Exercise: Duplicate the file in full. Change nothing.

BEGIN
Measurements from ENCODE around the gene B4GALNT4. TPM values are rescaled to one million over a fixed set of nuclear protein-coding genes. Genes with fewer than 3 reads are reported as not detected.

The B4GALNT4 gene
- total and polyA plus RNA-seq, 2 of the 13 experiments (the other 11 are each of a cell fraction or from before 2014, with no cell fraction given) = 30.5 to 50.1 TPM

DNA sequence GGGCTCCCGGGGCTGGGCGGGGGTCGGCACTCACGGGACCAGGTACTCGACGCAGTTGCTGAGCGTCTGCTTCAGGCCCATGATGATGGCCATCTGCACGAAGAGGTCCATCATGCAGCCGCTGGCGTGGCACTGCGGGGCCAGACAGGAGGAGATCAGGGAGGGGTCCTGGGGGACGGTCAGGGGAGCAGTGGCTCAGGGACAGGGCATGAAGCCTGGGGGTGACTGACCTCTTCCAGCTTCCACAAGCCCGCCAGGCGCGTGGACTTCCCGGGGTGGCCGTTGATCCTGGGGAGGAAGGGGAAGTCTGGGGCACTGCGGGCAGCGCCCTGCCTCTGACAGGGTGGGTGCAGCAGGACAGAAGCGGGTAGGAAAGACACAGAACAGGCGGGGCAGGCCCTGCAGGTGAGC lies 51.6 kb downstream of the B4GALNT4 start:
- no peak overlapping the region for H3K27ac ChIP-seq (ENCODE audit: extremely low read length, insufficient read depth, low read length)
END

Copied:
Measurements from ENCODE around the gene B4GALNT4. TPM values are rescaled to one million over a fixed set of nuclear protein-coding genes. Genes with fewer than 3 reads are reported as not detected.

The B4GALNT4 gene
- total and polyA plus RNA-seq, 2 of the 13 experiments (the other 11 are each of a cell fraction or from before 2014, with no cell fraction given) = 30.5 to 50.1 TPM

DNA sequence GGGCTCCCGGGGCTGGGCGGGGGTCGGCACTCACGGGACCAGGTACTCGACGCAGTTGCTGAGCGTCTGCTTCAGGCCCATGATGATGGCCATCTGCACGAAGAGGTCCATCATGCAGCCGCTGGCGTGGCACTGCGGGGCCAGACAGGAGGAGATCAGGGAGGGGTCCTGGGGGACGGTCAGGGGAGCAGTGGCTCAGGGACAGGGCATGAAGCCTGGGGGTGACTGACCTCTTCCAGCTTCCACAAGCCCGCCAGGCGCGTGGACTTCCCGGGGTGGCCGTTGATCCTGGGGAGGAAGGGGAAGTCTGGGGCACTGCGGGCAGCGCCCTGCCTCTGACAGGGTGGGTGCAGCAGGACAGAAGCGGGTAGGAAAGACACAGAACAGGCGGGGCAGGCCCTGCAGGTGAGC lies 51.6 kb downstream of the B4GALNT4 start:
- no peak overlapping the region for H3K27ac ChIP-seq (ENCODE audit: extremely low read length, insufficient read depth, low read length)